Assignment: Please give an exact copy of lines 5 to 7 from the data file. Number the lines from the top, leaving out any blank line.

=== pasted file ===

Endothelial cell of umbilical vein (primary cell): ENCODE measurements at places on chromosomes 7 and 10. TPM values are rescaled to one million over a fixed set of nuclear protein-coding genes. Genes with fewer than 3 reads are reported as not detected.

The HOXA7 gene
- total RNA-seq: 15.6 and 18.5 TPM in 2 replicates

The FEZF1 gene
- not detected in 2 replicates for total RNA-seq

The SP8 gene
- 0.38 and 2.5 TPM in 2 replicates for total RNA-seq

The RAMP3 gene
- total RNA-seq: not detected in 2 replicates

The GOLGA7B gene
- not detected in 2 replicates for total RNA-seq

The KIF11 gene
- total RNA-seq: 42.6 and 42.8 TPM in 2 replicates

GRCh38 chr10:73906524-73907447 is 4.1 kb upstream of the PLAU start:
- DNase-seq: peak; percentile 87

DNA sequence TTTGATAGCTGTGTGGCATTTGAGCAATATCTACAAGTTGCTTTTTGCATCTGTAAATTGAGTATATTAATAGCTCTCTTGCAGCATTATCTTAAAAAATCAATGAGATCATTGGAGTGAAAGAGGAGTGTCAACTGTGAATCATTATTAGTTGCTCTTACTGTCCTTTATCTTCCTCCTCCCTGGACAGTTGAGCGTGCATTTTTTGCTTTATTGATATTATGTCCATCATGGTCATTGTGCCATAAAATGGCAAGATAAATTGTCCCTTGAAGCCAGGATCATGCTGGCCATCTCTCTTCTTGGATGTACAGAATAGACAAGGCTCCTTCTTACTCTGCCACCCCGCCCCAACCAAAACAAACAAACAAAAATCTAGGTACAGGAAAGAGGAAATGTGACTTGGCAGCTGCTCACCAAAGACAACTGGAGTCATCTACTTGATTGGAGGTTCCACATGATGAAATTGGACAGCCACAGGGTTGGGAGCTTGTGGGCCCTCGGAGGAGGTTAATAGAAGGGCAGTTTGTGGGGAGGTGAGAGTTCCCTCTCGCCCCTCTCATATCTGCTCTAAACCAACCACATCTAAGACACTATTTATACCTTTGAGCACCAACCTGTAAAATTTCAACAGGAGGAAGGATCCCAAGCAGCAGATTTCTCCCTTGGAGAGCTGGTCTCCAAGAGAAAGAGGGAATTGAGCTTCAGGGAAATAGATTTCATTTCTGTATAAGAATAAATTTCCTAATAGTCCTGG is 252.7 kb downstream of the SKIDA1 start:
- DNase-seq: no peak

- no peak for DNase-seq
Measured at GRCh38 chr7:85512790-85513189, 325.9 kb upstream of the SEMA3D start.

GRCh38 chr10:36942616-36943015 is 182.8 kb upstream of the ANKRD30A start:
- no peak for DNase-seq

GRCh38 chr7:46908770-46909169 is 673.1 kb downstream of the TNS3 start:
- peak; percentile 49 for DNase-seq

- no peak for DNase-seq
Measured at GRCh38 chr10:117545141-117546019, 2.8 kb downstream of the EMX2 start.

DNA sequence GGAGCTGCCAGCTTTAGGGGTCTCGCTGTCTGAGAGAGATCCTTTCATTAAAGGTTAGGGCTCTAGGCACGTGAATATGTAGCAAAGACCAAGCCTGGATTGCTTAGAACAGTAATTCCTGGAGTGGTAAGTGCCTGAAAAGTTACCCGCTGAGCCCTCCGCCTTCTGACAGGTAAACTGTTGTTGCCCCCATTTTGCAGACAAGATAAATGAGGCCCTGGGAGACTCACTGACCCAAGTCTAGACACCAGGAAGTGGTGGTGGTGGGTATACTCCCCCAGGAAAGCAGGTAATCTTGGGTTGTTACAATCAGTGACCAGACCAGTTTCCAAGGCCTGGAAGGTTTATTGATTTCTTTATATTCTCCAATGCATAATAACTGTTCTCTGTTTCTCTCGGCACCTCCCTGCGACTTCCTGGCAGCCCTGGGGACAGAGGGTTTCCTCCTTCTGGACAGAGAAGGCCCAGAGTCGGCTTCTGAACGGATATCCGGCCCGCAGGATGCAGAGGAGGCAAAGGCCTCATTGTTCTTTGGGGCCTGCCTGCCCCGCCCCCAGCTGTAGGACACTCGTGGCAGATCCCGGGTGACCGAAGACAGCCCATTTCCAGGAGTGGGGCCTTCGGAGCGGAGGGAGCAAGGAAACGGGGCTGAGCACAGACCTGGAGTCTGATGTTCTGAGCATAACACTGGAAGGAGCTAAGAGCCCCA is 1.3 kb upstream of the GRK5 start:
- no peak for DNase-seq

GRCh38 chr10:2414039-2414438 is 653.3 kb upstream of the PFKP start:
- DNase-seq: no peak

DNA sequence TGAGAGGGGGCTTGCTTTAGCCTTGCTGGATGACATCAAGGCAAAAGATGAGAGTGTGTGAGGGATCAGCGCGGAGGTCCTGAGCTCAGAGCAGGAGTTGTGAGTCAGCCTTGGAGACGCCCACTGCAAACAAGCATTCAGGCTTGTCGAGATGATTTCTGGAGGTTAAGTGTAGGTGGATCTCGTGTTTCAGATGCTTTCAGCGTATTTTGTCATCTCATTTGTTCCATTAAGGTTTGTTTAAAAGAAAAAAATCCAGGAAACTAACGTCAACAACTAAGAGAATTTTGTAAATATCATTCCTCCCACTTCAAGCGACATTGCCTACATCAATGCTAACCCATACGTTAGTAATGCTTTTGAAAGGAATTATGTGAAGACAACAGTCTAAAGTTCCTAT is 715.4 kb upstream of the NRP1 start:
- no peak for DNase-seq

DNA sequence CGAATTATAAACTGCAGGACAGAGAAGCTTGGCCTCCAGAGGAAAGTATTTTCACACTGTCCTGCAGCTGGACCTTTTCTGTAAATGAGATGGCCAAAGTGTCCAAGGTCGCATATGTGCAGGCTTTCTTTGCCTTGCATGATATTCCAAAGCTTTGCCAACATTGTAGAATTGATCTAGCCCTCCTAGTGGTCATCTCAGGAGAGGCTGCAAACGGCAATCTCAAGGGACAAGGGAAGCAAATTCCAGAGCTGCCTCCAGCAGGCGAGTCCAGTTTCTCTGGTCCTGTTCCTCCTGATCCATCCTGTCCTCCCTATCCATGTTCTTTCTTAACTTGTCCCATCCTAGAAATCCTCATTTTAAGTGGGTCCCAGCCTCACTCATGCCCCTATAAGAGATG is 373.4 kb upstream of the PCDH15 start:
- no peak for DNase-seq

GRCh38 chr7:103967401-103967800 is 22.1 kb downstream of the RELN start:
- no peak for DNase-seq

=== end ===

- not detected in 2 replicates for total RNA-seq

The SP8 gene
- 0.38 and 2.5 TPM in 2 replicates for total RNA-seq